Kirkpatrick Model

Four Level Training Evaluation Model

Kirkpatrick model is one of the highly recognized and widely used training evaluation model. It was developed by Dr. Donald L Kirkpatrick (1924-2014).  It is one of the most effective models to analyse and evaluate the results of educational programs.  It can objectively analyse the impact and efficacy of training. As it proceeds, the evaluation process gets more difficult and time consuming. However, the higher level assessments also generates information that is more critical and valuable.

The four levels of Kirkpatrick model

By analysing each of these four levels, it is easier for a trainer to evaluate an effectiveness of training and find the ways to improve the future trainings. The four levels of the evaluation model are as follows:

  1. Reaction evaluation – Training participant’s opinion about the training and the trainer – The personal thoughts and the feelings are captured quantitatively through responses in a questionnaire (typically termed as ‘smile sheets’ or ‘happy sheets’). Questionnaire analyses the training content, methodology, facilities and the course content. Learners also respond to their first reaction to learning experience.
  2. Learning evaluation – The extent of learning after the training – It measures the personal development of the trainees by analyzing the increase in knowledge, the acquired skills or enhanced intellectual capabilities.This is assessed before and after (pre-test & post-test) the training so as to ascertain the scale at which learner has gained the knowledge. The evaluation involves observation and analysis of the voice, behaviour and text of the trainee. The measurement at this level gets more difficult and laborious as the participant’s evaluation moves from learner satisfaction to learner’s knowledge advancement.
  3. Behavioral change evaluation – The extent to which the trainees applied the acquired knowledge and changed their behavior. This change can be immediate or several months after the training depending on the situations. Behavior evaluation analyses the transfer of acquired knowledge from the training session to the work place. Here, the primary tool for evaluation is predominantly the observation. Apart from the observation, a combination of questionnaires and 360 Degree feedbacks are also used. It is rather difficult to predict the change in behavior and hence, the evaluation process gets even more difficult. It requires important decisions in terms of when and how the trainees should be evaluated.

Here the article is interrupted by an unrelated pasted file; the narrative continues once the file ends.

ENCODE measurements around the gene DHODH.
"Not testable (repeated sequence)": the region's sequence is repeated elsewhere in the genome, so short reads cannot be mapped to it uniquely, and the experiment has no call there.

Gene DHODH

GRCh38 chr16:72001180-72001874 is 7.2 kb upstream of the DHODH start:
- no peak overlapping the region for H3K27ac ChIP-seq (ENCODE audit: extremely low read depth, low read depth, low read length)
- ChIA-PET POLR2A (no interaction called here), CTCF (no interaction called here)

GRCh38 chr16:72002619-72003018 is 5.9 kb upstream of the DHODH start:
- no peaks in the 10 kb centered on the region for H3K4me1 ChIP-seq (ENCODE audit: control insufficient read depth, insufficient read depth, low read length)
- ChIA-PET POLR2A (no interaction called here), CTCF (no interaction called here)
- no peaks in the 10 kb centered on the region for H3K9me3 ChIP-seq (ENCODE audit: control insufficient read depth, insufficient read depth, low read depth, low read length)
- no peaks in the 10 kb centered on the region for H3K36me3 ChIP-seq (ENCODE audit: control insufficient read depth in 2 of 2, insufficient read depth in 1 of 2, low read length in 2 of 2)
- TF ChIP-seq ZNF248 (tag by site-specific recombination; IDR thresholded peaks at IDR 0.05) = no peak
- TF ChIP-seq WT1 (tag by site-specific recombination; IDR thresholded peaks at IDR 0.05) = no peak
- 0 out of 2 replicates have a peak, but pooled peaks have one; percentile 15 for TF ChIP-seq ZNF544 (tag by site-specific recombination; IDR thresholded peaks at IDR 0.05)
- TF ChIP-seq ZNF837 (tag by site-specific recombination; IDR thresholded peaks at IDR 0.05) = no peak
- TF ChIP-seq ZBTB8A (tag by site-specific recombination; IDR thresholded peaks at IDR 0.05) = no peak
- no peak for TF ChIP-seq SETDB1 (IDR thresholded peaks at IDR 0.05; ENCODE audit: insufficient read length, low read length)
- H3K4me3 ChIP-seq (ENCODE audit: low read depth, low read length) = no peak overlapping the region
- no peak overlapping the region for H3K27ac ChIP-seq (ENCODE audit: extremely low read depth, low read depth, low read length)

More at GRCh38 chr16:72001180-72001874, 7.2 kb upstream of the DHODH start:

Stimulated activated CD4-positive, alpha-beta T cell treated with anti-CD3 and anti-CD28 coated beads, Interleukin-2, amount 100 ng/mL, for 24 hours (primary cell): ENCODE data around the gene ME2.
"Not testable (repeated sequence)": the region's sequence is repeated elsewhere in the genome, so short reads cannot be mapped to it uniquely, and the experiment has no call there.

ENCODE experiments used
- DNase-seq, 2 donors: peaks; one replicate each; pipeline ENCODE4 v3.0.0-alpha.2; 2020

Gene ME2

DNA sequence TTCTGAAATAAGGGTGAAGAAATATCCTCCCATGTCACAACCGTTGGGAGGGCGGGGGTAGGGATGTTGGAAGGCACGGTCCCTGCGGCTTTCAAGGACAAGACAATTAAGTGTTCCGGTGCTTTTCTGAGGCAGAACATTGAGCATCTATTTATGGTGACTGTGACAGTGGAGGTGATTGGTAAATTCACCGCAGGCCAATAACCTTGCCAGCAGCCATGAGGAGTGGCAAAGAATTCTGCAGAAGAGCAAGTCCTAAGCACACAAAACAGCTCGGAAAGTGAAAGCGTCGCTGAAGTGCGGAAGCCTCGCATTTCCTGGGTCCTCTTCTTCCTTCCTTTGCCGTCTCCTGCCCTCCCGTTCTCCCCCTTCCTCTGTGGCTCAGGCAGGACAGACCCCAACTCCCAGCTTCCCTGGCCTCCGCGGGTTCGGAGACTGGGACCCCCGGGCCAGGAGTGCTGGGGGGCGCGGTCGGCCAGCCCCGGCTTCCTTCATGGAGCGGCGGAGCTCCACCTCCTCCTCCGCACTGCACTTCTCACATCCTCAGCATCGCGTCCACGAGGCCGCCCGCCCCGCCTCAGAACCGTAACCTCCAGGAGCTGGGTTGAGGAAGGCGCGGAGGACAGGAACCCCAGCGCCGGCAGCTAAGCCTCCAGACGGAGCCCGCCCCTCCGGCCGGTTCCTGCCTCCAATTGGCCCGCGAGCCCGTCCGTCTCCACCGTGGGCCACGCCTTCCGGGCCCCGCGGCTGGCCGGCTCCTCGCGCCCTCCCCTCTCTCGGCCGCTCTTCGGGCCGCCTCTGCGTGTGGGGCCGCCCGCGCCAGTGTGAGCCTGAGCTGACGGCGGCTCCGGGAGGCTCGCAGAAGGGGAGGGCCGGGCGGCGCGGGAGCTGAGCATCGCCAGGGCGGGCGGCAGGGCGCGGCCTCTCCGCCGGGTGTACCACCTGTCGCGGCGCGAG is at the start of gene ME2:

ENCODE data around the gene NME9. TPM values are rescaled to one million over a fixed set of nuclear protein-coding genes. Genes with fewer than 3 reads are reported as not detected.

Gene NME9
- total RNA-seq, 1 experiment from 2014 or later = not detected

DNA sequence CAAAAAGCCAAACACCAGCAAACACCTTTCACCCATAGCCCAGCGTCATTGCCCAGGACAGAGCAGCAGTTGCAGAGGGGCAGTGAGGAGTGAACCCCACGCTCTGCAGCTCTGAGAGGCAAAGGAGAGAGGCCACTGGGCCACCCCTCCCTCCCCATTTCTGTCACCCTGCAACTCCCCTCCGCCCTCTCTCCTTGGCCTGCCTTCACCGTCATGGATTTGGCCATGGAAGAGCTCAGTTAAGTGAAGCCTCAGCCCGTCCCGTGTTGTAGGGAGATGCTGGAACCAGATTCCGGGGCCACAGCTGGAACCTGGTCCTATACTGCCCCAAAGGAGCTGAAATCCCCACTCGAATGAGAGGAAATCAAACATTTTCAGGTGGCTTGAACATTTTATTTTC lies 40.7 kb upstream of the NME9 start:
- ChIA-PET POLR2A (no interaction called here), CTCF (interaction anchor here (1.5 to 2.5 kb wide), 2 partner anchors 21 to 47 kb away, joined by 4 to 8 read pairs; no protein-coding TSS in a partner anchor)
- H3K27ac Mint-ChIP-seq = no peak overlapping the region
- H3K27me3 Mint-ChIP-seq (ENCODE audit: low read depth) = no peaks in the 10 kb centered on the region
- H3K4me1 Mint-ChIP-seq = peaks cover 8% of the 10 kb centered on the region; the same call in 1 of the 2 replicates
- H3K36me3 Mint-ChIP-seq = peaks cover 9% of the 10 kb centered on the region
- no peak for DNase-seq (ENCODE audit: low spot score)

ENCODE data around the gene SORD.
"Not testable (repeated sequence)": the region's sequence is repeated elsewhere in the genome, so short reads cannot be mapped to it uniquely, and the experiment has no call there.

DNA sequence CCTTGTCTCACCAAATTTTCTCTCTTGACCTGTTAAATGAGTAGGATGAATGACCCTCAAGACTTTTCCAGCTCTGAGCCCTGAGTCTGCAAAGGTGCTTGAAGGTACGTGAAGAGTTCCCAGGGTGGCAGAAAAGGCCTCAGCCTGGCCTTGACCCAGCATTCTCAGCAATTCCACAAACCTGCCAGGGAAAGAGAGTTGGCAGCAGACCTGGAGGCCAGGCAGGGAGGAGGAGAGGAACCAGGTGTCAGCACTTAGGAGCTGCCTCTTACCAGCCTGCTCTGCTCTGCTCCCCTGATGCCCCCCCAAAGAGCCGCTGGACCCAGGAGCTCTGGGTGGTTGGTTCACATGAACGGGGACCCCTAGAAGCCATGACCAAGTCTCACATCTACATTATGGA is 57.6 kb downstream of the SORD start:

4. Result evaluation – To assess training in terms of business results. It is measured by assessing the change in key performance indicators of business which involves, achievement of standards and accreditations, number of complaints, profit and loss statements, business volumes, etc.  However, since all these factors are also affected by several other external factors it gets difficult to quantify the training impact on business results. This stage helps in identifying the ROI (Return on Investments) of the training.

In the context of trainings through UJJWAL at CIDCO, the training cell team captures the relevant information to evaluate the reaction of the trainees, which is the first level of the Kirkpatrick model. A feedback form that captures the reactions of the trainees is filled by them immediately after the training is over. 85-90% of the submitted participant’s feedbacks have already assessed the institute vis a vis faculty or the Subject Matter Expert (SME), relevance of the course, course content, training methods and other faculties. NIUA-CIDCO Smart city lab also incorporates the second level of the Kirkpatrick model. However, currently this is only being done for high end courses. At this stage, participants are asked to submit a brief on their learning in a pdf or doc version, so as to qualitatively assess the enhanced knowledge of the participant.

It is strongly believed that many of the participants in CIDCO have started implementing the knowledge gained during the training in their professional and personal lives. This can be evaluated through methods of psychometric assessments or 360 degree assessments in the third stage of this model. However, the tools to quantify the change in the application of the knowledge are still in development stages and can be assessed only in a larger group of participants over a period of 12-18 months. As the trainings gets more amenable in the coming months, UJJWAL’s training cell aims to take its evaluation process to the next stages of Kirkpatrick model. By doing so, it intends to measure a system wide impact measurable in terms of the people, the processes and the business of CIDCO.